In the end, I spent almost as much money today buying materials as I would have to buy the materials for one dress at the fabric shop. Toward the beginning, I found a trove of undyed wool blankets at 6-7 pounds each (each large enough for a long tunic for NTS or a gown for me). Toward the end of the day, E. brought us on a reverent pilgrimage to the shop cheerfully known as ‘thrifting crack’, because we can’t get enough of it. There I rounded out my woolen finds with yet more wool, at even lower prices, this time in blue and green, and soft linen and cotton for garments that lie closer to the skin. And large, once-expensive, 100% merino sweaters that I’m going to cut down to skin-tight base layers for NTS and me. 8 pounds at a thrift store is a lot more affordable than 35 pounds from an outdoors shop, and merino is the best base layer I’ve ever experienced for cold weather.*
Between the wool and the high-octane sleeping bags**, I’m no longer worried so much about being cold as about making sure I don’t roast us alive by accident. I have one week to create clothing that runs the gamut from cool but comfortable to cold and potentially damp. And do my schoolwork. I think now may be a good time to give NTS a chance to shine by making his own tunics (based on the one I made last week, but with a cooler neck detail). I have confidence in him.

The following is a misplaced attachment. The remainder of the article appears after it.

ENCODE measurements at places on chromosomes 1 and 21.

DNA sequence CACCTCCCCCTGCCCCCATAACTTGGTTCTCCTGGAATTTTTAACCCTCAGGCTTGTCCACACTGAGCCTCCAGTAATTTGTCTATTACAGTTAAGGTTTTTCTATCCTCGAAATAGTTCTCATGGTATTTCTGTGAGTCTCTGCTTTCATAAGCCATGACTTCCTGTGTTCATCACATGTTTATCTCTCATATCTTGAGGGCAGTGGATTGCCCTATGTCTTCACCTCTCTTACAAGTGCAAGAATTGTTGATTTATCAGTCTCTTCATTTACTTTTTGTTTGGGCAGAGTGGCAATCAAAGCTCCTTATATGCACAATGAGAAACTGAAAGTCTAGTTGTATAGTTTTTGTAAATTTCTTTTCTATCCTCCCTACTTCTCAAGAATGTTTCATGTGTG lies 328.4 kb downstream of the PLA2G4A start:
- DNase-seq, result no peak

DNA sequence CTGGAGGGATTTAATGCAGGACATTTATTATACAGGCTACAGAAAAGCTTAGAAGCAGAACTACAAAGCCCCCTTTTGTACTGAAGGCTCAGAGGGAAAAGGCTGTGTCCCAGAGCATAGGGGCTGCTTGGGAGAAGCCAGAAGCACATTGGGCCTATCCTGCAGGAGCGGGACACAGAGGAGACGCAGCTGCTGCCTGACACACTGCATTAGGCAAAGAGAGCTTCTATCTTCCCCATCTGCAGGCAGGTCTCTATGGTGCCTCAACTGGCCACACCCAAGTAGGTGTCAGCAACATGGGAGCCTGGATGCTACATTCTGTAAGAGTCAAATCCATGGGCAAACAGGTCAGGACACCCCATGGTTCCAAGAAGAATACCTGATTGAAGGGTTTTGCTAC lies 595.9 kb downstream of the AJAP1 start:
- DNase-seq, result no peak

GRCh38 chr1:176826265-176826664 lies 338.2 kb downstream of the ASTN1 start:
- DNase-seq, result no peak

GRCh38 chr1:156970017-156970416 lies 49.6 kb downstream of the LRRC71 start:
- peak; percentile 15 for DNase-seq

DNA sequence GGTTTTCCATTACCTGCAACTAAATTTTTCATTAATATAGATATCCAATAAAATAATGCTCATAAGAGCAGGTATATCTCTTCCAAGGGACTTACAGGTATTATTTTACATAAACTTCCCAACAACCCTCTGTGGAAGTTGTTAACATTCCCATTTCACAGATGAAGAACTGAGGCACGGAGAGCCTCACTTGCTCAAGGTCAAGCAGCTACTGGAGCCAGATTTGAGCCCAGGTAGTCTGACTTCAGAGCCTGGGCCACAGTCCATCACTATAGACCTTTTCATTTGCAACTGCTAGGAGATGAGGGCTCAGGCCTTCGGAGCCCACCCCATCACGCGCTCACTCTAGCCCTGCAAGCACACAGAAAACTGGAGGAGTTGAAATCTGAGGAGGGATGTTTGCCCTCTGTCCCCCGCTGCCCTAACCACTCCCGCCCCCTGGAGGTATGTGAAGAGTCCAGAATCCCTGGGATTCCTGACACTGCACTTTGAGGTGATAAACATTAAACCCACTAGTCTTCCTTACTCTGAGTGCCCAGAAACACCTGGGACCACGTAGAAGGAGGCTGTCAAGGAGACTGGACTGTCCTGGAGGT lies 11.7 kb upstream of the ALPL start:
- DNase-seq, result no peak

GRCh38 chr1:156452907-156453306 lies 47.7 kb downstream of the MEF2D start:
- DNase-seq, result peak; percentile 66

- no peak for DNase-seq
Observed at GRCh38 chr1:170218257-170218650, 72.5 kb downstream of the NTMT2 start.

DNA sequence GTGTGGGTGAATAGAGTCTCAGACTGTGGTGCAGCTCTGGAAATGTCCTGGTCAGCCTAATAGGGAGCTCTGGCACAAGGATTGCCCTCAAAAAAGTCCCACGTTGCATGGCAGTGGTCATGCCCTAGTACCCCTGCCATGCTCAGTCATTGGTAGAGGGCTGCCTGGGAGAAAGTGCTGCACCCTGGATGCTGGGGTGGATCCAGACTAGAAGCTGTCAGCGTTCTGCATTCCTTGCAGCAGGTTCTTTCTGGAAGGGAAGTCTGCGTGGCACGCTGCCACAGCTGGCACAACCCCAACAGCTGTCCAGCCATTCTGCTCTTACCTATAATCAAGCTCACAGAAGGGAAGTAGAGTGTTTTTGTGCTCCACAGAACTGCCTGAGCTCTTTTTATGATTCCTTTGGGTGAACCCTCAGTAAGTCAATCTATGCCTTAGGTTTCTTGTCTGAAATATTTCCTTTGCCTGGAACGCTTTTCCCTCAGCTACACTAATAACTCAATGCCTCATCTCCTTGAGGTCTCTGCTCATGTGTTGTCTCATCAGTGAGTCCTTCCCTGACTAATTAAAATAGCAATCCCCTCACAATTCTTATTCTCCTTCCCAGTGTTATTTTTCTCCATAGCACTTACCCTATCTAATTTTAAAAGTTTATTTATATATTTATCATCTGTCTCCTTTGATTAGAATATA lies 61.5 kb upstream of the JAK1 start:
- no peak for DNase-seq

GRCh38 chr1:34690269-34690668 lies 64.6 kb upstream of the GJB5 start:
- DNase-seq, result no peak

And the woolens in the washing machine? I tossed the blankets I mean to sew soon–I bought enough to outfit us for the next year, if not the next four years–into the washing machine with no detergent, on the 40C (warm) setting. I meant to make sure that once they were sewn into clothes, when we brought them home wet and muddy from camping, we wouldn’t shrink them by throwing them in the wash (at 30 C).
It turns out that wool dyed a million years ago (I’m thinking 50s-60s, based on the tags) has a very strong smell when wet. The natural-colored blankets just smell like wet wool, but the deep, rich blue is giving off an acrid smell, like ozone. Like ozone, if a lightning bolt happened to go off in our living room. There’s a reason those ones aren’t in the bedroom. I’ll hold off on sewing that into a costume just yet.
* Some people prefer synthetic, but I think it must be because merino is a more expensive value proposition. The best part about merino, besides its insulating qualities? It doesn’t smell, even if you get cold and wear it all weekend. I’m not kidding. It’s a miracle fiber.
** Did I mention that we used some of our wedding gift money to buy lightweight sleeping bags comfort rated to -5 C (23 F)? Thanks to everyone who helped us be not cold on our future camping trips! These are the first really fancy sleeping bags we’ve ever bought. Mine is slightly shorter, so I don’t have to worry about a giant pocket of cold air below my feet, and they zip together. Cosy!